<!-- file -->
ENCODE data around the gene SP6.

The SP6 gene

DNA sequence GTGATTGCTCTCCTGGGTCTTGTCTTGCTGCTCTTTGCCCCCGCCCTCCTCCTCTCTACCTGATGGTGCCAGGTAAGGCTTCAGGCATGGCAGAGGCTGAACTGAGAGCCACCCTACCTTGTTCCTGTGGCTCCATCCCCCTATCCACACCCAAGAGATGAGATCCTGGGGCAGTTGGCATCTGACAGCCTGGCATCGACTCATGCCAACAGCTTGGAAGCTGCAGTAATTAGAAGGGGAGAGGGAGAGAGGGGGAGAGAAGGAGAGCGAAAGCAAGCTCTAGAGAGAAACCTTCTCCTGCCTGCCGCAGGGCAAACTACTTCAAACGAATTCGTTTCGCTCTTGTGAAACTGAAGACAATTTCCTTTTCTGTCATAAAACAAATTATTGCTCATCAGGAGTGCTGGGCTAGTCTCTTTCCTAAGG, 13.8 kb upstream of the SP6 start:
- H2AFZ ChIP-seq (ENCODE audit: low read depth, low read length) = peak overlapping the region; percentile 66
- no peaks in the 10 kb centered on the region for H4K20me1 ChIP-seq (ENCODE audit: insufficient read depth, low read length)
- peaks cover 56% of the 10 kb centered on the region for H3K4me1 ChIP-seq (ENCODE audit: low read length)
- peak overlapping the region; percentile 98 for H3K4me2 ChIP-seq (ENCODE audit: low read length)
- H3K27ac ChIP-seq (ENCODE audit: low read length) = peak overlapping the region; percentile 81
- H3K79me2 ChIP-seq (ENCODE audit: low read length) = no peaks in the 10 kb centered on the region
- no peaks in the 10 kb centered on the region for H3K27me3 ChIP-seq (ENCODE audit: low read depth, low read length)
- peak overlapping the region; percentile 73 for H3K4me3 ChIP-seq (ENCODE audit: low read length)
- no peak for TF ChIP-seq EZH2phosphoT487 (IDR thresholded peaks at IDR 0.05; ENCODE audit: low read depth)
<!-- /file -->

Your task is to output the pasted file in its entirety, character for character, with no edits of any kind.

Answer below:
ENCODE data around the gene SP6.

The SP6 gene

DNA sequence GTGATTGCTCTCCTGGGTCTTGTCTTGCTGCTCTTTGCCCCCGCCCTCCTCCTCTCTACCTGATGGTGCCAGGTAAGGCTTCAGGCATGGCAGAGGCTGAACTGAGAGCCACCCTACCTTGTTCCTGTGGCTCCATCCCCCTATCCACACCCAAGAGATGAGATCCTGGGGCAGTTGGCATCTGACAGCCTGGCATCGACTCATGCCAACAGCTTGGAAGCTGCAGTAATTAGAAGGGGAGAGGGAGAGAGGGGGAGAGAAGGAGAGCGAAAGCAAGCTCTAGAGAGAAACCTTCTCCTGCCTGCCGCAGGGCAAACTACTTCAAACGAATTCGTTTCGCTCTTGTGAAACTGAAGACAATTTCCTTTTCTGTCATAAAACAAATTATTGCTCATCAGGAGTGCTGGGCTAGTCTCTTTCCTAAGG, 13.8 kb upstream of the SP6 start:
- H2AFZ ChIP-seq (ENCODE audit: low read depth, low read length) = peak overlapping the region; percentile 66
- no peaks in the 10 kb centered on the region for H4K20me1 ChIP-seq (ENCODE audit: insufficient read depth, low read length)
- peaks cover 56% of the 10 kb centered on the region for H3K4me1 ChIP-seq (ENCODE audit: low read length)
- peak overlapping the region; percentile 98 for H3K4me2 ChIP-seq (ENCODE audit: low read length)
- H3K27ac ChIP-seq (ENCODE audit: low read length) = peak overlapping the region; percentile 81
- H3K79me2 ChIP-seq (ENCODE audit: low read length) = no peaks in the 10 kb centered on the region
- no peaks in the 10 kb centered on the region for H3K27me3 ChIP-seq (ENCODE audit: low read depth, low read length)
- peak overlapping the region; percentile 73 for H3K4me3 ChIP-seq (ENCODE audit: low read length)
- no peak for TF ChIP-seq EZH2phosphoT487 (IDR thresholded peaks at IDR 0.05; ENCODE audit: low read depth)